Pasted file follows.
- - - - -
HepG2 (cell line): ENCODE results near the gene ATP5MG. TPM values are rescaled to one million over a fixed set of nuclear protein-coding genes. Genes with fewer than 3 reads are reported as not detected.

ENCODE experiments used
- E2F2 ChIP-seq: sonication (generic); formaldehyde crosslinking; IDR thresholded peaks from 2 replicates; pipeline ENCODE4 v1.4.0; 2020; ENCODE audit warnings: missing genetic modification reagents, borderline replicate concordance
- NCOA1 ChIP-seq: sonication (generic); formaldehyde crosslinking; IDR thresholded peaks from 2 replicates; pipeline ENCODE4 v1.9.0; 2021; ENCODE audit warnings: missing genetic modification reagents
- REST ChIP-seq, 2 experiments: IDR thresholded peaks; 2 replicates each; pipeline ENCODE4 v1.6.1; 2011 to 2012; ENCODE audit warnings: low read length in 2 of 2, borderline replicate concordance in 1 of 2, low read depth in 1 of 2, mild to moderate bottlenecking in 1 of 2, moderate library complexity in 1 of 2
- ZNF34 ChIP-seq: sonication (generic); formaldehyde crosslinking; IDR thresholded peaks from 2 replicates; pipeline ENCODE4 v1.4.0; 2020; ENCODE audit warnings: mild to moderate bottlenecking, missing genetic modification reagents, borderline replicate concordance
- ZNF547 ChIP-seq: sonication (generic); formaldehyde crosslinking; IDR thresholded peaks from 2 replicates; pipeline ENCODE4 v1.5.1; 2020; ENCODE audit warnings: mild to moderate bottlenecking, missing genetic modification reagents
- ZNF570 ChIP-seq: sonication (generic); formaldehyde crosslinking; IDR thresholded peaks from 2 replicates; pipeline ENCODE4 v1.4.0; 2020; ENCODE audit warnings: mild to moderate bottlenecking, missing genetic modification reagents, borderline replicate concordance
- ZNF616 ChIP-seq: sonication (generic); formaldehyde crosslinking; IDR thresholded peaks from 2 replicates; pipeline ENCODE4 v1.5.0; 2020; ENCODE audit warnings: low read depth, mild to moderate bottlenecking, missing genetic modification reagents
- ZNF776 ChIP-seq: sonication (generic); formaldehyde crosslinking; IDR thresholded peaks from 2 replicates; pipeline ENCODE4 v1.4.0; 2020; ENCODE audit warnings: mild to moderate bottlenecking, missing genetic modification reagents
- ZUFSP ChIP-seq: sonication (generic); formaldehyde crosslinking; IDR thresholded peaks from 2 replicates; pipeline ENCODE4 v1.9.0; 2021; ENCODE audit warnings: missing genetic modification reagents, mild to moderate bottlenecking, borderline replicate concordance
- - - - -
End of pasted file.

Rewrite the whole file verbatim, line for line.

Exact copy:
HepG2 (cell line): ENCODE results near the gene ATP5MG. TPM values are rescaled to one million over a fixed set of nuclear protein-coding genes. Genes with fewer than 3 reads are reported as not detected.

ENCODE experiments used
- E2F2 ChIP-seq: sonication (generic); formaldehyde crosslinking; IDR thresholded peaks from 2 replicates; pipeline ENCODE4 v1.4.0; 2020; ENCODE audit warnings: missing genetic modification reagents, borderline replicate concordance
- NCOA1 ChIP-seq: sonication (generic); formaldehyde crosslinking; IDR thresholded peaks from 2 replicates; pipeline ENCODE4 v1.9.0; 2021; ENCODE audit warnings: missing genetic modification reagents
- REST ChIP-seq, 2 experiments: IDR thresholded peaks; 2 replicates each; pipeline ENCODE4 v1.6.1; 2011 to 2012; ENCODE audit warnings: low read length in 2 of 2, borderline replicate concordance in 1 of 2, low read depth in 1 of 2, mild to moderate bottlenecking in 1 of 2, moderate library complexity in 1 of 2
- ZNF34 ChIP-seq: sonication (generic); formaldehyde crosslinking; IDR thresholded peaks from 2 replicates; pipeline ENCODE4 v1.4.0; 2020; ENCODE audit warnings: mild to moderate bottlenecking, missing genetic modification reagents, borderline replicate concordance
- ZNF547 ChIP-seq: sonication (generic); formaldehyde crosslinking; IDR thresholded peaks from 2 replicates; pipeline ENCODE4 v1.5.1; 2020; ENCODE audit warnings: mild to moderate bottlenecking, missing genetic modification reagents
- ZNF570 ChIP-seq: sonication (generic); formaldehyde crosslinking; IDR thresholded peaks from 2 replicates; pipeline ENCODE4 v1.4.0; 2020; ENCODE audit warnings: mild to moderate bottlenecking, missing genetic modification reagents, borderline replicate concordance
- ZNF616 ChIP-seq: sonication (generic); formaldehyde crosslinking; IDR thresholded peaks from 2 replicates; pipeline ENCODE4 v1.5.0; 2020; ENCODE audit warnings: low read depth, mild to moderate bottlenecking, missing genetic modification reagents
- ZNF776 ChIP-seq: sonication (generic); formaldehyde crosslinking; IDR thresholded peaks from 2 replicates; pipeline ENCODE4 v1.4.0; 2020; ENCODE audit warnings: mild to moderate bottlenecking, missing genetic modification reagents
- ZUFSP ChIP-seq: sonication (generic); formaldehyde crosslinking; IDR thresholded peaks from 2 replicates; pipeline ENCODE4 v1.9.0; 2021; ENCODE audit warnings: missing genetic modification reagents, mild to moderate bottlenecking, borderline replicate concordance